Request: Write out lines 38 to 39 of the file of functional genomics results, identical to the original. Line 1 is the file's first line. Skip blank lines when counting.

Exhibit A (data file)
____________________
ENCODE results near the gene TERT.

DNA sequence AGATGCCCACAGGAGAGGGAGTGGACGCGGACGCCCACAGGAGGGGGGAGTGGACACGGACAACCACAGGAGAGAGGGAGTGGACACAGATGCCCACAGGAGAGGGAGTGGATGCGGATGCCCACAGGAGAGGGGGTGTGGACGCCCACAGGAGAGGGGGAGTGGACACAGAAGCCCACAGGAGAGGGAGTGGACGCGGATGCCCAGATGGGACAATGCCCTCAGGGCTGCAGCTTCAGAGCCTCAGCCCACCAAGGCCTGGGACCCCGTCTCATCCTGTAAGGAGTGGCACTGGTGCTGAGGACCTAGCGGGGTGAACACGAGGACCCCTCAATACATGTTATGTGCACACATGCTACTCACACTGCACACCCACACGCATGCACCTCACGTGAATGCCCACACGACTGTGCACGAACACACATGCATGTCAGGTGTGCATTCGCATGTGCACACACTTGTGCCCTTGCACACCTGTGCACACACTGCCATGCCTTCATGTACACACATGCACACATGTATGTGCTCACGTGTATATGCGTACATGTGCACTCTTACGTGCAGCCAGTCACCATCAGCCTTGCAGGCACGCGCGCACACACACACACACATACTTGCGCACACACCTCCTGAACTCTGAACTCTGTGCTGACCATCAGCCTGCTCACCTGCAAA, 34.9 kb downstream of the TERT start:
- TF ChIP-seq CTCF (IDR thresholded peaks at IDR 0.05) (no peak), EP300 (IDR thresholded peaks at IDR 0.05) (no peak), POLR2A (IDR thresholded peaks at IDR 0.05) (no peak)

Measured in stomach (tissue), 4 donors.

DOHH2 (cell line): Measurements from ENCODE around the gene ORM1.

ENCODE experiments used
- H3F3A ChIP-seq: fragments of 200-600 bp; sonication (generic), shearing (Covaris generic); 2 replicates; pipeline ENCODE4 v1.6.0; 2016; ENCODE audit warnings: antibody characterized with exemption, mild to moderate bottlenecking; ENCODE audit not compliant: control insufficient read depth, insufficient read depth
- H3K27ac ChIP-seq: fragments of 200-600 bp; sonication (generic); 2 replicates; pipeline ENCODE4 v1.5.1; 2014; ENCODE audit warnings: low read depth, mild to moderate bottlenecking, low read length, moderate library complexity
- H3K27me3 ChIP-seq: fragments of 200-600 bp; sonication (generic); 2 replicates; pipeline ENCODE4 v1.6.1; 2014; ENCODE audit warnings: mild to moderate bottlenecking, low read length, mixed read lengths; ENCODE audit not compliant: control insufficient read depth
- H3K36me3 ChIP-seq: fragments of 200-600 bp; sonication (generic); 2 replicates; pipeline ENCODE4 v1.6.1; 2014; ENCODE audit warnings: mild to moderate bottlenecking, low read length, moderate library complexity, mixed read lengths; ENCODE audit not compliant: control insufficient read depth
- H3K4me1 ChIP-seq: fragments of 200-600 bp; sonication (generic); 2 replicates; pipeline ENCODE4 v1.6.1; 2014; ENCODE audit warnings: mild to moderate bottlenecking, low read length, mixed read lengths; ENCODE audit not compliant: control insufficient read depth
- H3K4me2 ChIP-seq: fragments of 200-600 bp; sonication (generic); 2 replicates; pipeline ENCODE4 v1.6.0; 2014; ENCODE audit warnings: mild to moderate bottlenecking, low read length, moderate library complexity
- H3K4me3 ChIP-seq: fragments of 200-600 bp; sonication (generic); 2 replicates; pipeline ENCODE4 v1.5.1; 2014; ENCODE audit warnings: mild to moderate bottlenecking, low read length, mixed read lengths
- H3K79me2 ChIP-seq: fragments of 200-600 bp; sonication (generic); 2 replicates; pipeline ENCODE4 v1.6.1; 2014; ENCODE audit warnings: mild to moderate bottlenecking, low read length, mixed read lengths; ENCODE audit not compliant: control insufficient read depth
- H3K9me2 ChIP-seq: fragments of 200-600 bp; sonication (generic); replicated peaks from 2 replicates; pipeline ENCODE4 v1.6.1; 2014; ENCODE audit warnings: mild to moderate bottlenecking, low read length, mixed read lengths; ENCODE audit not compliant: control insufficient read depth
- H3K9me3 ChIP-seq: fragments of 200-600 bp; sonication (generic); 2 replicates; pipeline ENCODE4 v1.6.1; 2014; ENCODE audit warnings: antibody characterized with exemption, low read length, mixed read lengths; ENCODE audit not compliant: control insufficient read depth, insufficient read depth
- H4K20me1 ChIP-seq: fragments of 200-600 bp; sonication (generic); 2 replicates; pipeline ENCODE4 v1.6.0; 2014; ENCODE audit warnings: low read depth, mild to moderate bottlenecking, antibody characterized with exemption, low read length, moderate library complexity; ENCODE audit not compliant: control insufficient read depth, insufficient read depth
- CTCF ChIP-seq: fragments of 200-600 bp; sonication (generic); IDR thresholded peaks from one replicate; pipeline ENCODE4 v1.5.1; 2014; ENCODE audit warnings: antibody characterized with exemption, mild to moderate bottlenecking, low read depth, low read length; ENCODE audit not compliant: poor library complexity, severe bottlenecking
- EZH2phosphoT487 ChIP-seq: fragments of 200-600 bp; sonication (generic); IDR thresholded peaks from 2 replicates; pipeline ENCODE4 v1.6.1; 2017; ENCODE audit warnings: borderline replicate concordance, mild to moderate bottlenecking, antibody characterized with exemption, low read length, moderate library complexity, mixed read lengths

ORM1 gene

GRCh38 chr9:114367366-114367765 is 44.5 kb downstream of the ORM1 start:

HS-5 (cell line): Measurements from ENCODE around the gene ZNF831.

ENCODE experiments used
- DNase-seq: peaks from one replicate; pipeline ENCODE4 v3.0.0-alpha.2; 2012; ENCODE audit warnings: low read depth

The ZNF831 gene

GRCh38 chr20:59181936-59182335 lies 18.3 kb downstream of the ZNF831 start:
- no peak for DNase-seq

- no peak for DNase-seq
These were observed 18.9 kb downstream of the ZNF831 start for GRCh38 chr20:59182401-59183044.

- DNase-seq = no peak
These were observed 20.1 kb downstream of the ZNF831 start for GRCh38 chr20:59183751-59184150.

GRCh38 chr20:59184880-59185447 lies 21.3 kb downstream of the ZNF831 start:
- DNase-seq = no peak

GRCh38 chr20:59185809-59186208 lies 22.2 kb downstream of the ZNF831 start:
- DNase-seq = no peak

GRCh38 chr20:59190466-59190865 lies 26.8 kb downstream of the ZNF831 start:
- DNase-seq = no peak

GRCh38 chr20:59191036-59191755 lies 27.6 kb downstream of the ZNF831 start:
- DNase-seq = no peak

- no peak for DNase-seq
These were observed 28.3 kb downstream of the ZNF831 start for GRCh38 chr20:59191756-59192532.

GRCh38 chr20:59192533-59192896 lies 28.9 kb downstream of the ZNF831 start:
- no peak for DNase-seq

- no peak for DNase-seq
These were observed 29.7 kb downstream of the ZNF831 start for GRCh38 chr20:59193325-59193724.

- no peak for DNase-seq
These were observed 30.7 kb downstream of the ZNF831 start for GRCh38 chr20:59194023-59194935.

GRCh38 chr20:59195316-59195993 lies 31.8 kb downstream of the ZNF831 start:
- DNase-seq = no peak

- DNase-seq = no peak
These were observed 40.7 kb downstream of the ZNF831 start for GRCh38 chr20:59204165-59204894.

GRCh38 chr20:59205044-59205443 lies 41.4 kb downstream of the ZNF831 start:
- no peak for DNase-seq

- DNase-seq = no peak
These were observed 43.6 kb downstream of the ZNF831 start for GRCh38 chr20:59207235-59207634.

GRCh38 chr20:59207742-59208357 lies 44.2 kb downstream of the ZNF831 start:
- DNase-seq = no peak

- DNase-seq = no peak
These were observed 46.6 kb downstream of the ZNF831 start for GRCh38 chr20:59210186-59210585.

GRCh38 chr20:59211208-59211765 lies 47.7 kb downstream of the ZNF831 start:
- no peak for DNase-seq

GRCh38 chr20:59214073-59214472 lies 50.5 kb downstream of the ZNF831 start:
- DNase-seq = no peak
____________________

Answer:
GRCh38 chr20:59191036-59191755 lies 27.6 kb downstream of the ZNF831 start:
- DNase-seq = no peak